During a Pakistan mosque attack in the military city of Rawalpindi Friday, attackers fired indiscriminately on worshipers, most of whom are connected to the military.
LAHORE, PAKISTAN – A coordinated attack on a mosque in the garrison city of Rawalpindi that left at least 40 dead and more than 80 injured on Friday may signal militants’ attempts to extract retribution on the families of Army personnel in response to Pakistan’s ongoing campaign against the Taliban.
In a worrisome development for authorities, the targeting of a mosque may point to the involvement of Punjab-based militant groups, who were once sponsored by the state but have in recent years turned their attention toward fighting Pakistan’s security forces.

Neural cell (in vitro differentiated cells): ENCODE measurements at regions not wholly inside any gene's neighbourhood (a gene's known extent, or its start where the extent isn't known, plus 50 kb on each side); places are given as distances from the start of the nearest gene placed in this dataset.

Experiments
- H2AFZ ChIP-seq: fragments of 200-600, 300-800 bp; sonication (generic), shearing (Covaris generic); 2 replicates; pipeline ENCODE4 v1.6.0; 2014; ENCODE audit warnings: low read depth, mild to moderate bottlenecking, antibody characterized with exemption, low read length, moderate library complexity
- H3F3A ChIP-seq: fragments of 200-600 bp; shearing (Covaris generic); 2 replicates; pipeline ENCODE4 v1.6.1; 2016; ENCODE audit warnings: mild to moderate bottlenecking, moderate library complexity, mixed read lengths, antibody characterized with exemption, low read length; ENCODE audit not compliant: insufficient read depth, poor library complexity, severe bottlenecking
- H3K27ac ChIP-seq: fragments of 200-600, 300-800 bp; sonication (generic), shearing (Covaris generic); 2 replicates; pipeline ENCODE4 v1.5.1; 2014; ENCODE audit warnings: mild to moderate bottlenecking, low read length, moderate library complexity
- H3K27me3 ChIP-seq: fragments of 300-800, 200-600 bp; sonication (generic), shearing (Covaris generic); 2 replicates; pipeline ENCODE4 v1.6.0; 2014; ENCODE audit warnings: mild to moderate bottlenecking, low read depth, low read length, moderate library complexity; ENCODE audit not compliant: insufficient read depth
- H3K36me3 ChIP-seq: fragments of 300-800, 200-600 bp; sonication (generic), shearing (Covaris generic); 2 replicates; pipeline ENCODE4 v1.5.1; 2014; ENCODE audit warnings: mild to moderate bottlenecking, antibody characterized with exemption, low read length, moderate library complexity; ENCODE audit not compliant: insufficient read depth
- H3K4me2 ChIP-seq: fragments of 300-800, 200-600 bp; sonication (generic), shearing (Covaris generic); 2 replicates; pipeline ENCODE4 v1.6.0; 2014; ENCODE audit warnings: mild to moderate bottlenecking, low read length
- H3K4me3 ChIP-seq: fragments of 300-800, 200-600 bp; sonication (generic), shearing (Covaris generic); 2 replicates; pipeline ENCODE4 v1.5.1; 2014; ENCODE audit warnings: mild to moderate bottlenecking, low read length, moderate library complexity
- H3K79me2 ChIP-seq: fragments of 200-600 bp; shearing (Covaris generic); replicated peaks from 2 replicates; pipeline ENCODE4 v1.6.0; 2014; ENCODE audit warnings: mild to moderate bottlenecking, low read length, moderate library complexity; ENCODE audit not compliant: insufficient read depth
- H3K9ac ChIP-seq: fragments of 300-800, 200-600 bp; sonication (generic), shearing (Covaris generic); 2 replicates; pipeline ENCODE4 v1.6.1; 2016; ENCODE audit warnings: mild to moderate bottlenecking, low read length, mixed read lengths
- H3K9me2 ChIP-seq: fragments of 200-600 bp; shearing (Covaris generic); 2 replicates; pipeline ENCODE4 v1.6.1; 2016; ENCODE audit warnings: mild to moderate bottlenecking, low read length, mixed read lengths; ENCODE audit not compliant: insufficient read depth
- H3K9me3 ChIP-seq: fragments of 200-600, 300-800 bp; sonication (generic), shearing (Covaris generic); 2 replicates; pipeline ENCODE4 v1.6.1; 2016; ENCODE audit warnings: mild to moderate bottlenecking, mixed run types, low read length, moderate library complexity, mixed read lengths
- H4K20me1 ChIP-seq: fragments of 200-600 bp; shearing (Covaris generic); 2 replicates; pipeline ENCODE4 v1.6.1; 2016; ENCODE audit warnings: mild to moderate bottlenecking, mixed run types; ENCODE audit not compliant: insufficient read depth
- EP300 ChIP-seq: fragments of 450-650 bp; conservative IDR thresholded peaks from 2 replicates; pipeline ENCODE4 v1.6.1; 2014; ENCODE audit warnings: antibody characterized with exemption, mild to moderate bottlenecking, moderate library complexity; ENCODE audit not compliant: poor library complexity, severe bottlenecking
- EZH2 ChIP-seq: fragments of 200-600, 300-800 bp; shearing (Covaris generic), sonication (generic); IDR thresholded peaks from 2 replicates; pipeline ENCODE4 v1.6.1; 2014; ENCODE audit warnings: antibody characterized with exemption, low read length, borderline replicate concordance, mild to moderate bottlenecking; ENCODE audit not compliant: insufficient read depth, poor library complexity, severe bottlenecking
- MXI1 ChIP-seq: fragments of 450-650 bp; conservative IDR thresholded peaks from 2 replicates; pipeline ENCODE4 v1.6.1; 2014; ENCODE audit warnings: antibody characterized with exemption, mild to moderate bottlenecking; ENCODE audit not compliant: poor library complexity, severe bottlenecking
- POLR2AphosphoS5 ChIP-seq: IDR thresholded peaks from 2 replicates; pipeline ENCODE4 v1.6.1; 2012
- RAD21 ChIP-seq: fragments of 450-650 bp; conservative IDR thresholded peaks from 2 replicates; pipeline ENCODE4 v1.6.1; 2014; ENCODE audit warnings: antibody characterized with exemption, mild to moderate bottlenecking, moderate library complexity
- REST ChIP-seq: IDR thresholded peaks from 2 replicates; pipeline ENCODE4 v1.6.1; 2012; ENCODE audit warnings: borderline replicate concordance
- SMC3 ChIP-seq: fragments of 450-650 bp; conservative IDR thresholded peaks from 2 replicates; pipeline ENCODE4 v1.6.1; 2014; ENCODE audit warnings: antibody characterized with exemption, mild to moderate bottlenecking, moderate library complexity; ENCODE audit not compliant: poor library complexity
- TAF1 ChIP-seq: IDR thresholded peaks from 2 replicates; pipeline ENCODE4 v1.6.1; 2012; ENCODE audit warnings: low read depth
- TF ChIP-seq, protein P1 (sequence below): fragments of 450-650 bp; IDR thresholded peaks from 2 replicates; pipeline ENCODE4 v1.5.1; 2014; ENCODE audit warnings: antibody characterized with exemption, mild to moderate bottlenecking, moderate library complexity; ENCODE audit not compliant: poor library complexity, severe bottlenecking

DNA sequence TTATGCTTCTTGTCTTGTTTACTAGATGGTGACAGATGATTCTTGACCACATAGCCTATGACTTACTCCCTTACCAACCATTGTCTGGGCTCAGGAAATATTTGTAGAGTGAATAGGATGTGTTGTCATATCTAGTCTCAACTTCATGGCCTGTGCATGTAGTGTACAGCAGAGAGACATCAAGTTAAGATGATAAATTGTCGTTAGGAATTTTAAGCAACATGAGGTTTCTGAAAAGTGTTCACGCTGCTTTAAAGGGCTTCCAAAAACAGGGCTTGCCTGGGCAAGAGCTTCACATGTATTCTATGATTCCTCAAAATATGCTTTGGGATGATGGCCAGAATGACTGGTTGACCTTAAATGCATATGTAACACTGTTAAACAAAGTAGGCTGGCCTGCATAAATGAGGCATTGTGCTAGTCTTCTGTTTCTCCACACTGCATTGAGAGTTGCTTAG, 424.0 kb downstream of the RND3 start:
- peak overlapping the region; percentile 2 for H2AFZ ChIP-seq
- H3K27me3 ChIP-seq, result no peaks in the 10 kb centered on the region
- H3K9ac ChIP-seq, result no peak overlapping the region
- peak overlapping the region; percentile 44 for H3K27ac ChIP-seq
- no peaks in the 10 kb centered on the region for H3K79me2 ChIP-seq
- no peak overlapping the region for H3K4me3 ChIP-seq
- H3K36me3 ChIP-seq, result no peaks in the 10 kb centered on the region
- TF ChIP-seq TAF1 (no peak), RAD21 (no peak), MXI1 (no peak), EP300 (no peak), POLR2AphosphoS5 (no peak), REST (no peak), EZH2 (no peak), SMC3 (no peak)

“The sanctity of a mosque doesn’t matter much to Jaish-e-Mohammad [a Punjab-based militant group], given their history of sectarian violence,” says Rifaat Hussain, a defense analyst at Quaid-e-Azam University. The same group was believed to be behind an attack on the Army headquarters in Rawalpindi in October that left over 20 dead.
Analysts believe that groups like Jaish-e-Mohammad are deepening their links with the Pakistani Taliban, a traditionally Pashtun movement, and that most attacks that occur in the populous eastern province of Punjab are at least partly their work.